Marxism is a political theory that was introduced to the world in 1848, through the publication of ‘The Communist Manifesto’. Marxism-Leninism, in contrast, is a strand of Marxism that was developed by Vladimir Lenin, who sought to adapt early twentieth century Russia to those until-then theoretical ideas of Marx and Engels. Discussed below will be a brief summary of what I feel are the most prominent differences between the two strands of thought.
Before I begin, it is important to note that unlike Marxism, Marxism-Leninism was created to adapt an entire country, meaning that Lenin was forced to look at economic matters in much more detail than Marx had ever needed to. Marx’s writings had largely been expecting these communist revolutions to be happening in much more developed and advanced capitalist countries – Something which Russia most definitely was not. By the time of 1917, where Lenin-Marxism first came into play, Russia was an economically stagnant country that was mainly inhabited by peasant farmers, most of whom were also illiterate. Thus, economic and industrial development were two key areas for Marxism-Leninism to focus on, whilst Marxism was created with the assumption that these revolutions would take place in those world powers that already contained well-developed industrial and financial infrastructure. Therefore, many of the differences between the two strands stem from this fact, and it is not surprising that many other communist regimes such as those in China and Laos have chosen to follow Marxism-Leninism instead.
The next major difference between these two strands of thought lies within when they believed the proletariat revolution would take place. Marxism firmly believed that the revolution was inevitable in capitalist countries due to the continuation of classist suppression. And so he believed that this continuation would thus incite the revolutionary wrath of the working class, who would then single-handedly enact the Proletariat Revolution. In contrast, Leninism did not believe this, and instead argued that the expansion of Imperialism ensured that the working class would never develop this revolutionary consciousness that Marx believed in. The expanding powers and wealthiness of more developed nations, Lenin argued, meant that governments could just provide their working classes with just enough capital and benefits to dampen any revolutionary feelings they may have. The set-up of the Duma – the ‘first genuine attempt towards parliamentary government in Russia’ – following the 1905 Revolution would be a key example of this. Therefore, whilst Marxism believed that a revolution was bound to take place due to a whole class awakening of the working class, Marxism-Leninism instead believed that the continuation of imperialism made it so that the working class benefitted from the system just enough to not develop this awakening, and the theory goes even further to argue that to reach this revolutionary stage, a political party would need to guide those people there.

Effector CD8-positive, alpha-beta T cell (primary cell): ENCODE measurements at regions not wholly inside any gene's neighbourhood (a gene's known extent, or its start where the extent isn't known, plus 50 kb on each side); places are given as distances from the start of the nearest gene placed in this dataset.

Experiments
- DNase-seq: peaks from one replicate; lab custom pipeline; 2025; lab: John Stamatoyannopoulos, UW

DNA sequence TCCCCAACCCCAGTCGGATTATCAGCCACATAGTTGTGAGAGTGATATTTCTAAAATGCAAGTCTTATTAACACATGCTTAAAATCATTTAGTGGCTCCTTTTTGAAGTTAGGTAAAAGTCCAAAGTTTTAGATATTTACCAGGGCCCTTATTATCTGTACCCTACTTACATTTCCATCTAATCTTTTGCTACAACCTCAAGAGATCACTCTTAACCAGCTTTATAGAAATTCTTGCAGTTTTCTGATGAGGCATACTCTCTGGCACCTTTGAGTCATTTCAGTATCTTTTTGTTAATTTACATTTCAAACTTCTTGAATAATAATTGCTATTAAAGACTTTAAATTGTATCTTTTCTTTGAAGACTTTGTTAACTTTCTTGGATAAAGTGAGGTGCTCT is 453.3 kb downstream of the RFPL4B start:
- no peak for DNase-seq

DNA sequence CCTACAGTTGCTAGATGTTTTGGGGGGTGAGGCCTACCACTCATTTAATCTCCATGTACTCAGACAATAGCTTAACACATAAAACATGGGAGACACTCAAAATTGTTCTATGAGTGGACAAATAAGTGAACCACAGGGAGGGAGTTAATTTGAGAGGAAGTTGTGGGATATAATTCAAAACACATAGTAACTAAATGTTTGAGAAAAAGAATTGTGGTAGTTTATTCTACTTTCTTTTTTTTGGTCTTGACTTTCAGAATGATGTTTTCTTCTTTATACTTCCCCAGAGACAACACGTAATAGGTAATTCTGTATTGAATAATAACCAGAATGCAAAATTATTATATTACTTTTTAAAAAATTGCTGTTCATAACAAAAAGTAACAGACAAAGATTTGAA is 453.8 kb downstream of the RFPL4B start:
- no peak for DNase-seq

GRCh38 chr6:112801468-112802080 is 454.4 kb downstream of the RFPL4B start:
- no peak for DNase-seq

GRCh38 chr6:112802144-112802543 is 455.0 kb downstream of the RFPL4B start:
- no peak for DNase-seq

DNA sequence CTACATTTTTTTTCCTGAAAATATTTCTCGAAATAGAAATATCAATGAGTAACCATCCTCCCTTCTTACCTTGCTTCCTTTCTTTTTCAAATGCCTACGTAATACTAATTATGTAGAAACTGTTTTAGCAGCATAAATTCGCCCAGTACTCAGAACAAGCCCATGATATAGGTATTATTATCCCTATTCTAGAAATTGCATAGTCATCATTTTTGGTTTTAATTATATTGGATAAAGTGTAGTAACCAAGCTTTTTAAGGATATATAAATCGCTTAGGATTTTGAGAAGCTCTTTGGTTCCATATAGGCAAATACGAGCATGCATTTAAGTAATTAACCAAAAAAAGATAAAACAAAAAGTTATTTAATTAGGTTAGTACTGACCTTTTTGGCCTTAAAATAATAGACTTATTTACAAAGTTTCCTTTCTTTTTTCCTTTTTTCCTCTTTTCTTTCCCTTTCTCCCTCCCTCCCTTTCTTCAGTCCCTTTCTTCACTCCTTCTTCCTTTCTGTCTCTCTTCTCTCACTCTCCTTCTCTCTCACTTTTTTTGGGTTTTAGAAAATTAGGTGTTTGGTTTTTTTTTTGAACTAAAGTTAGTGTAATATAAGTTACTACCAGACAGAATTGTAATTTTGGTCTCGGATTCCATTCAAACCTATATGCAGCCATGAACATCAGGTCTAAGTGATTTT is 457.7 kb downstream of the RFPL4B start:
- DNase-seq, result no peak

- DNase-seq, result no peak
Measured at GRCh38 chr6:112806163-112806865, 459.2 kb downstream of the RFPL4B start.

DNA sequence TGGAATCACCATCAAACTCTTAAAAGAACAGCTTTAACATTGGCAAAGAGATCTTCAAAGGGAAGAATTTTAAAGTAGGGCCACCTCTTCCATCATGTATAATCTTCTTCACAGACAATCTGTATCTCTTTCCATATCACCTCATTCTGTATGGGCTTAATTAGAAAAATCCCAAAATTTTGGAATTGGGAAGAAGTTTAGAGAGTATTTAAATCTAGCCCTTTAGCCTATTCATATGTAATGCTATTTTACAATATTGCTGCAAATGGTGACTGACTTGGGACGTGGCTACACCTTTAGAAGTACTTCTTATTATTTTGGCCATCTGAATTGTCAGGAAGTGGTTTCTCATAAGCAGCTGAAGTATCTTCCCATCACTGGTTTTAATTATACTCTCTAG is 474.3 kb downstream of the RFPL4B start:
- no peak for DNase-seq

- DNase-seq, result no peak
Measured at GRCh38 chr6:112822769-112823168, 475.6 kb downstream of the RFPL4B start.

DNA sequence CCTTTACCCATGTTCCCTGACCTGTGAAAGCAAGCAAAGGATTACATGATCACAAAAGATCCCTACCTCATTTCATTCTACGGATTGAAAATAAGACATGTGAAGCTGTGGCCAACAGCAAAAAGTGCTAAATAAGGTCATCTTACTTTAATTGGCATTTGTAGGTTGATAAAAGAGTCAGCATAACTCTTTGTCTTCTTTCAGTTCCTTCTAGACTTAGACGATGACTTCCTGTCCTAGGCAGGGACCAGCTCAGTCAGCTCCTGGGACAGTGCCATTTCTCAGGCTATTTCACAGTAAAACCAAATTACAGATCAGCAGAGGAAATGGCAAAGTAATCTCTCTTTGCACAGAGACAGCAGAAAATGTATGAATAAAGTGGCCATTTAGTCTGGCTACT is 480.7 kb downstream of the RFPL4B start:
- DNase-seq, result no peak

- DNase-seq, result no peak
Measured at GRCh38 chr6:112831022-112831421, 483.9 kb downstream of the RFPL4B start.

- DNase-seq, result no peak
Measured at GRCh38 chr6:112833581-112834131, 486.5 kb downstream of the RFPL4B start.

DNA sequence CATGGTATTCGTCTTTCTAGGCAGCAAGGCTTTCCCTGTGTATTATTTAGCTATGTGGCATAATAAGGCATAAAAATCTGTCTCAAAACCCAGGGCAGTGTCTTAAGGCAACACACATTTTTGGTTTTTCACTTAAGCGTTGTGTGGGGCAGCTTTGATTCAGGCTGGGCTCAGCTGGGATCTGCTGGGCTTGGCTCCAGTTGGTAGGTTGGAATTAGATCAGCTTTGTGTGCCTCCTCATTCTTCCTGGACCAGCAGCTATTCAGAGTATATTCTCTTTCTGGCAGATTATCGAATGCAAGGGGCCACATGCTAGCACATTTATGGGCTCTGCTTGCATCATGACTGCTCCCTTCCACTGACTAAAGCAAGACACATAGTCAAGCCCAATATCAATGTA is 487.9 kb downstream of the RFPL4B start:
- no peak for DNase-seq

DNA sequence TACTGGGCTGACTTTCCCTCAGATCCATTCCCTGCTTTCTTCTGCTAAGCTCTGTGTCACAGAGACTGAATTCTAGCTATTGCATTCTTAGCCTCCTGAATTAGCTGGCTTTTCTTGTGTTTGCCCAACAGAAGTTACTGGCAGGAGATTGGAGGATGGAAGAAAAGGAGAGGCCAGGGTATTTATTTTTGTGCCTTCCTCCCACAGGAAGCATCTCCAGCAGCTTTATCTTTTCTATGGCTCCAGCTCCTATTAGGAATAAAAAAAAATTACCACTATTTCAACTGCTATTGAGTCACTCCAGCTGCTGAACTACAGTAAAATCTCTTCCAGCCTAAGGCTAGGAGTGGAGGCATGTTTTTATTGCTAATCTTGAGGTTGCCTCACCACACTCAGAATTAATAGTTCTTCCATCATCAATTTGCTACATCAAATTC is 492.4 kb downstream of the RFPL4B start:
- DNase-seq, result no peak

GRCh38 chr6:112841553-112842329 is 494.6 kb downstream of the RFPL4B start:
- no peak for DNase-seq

The second major difference between these two strands of thought lie in each’s belief surrounding the develop of the class consciousness that is needed to get to the point of a revolution. Marxism, to begin with, firmly held the belief that the working class would spontaneously develop a class consciousness, despite the class being largely uneducated. Upon doing so, Marxism argued that the people would immediately push for a proletariat revolution, where they, the people, can take control. Marxism-Leninism, again, did not believe this, and instead firmly believed in the formation of a political party that represented the people. They would use this party to break the workers from their capitalist state of mind, and educate to help the workers develop a communist one instead.
Finally, in what is perhaps the biggest major difference, the two strands of thought differ on who they believe would be in control as the revolution took place. Marxism strongly advocated in the idea of the ‘dictatorship of the proletariat,’ which would happen when the post-revolutionary state seizes the means of production in the nation. They would push for the implementation of direct elections on behalf of the ruling proletarian state party, therefore instituting elected delegates into representative workers’ councils that nationalize the ownership of the means of production, ensuring collective ownership. Leninism, in contrast, strongly advocated for the ‘dictatorship of the Communist party’, whereby the leaders of said party act on what they think would be best for the working class.
In summary, Marxism pushed for a new state run by the people, whilst Marxism-Leninism pushed for a new state that would continuously run by a party that was ‘for the people’.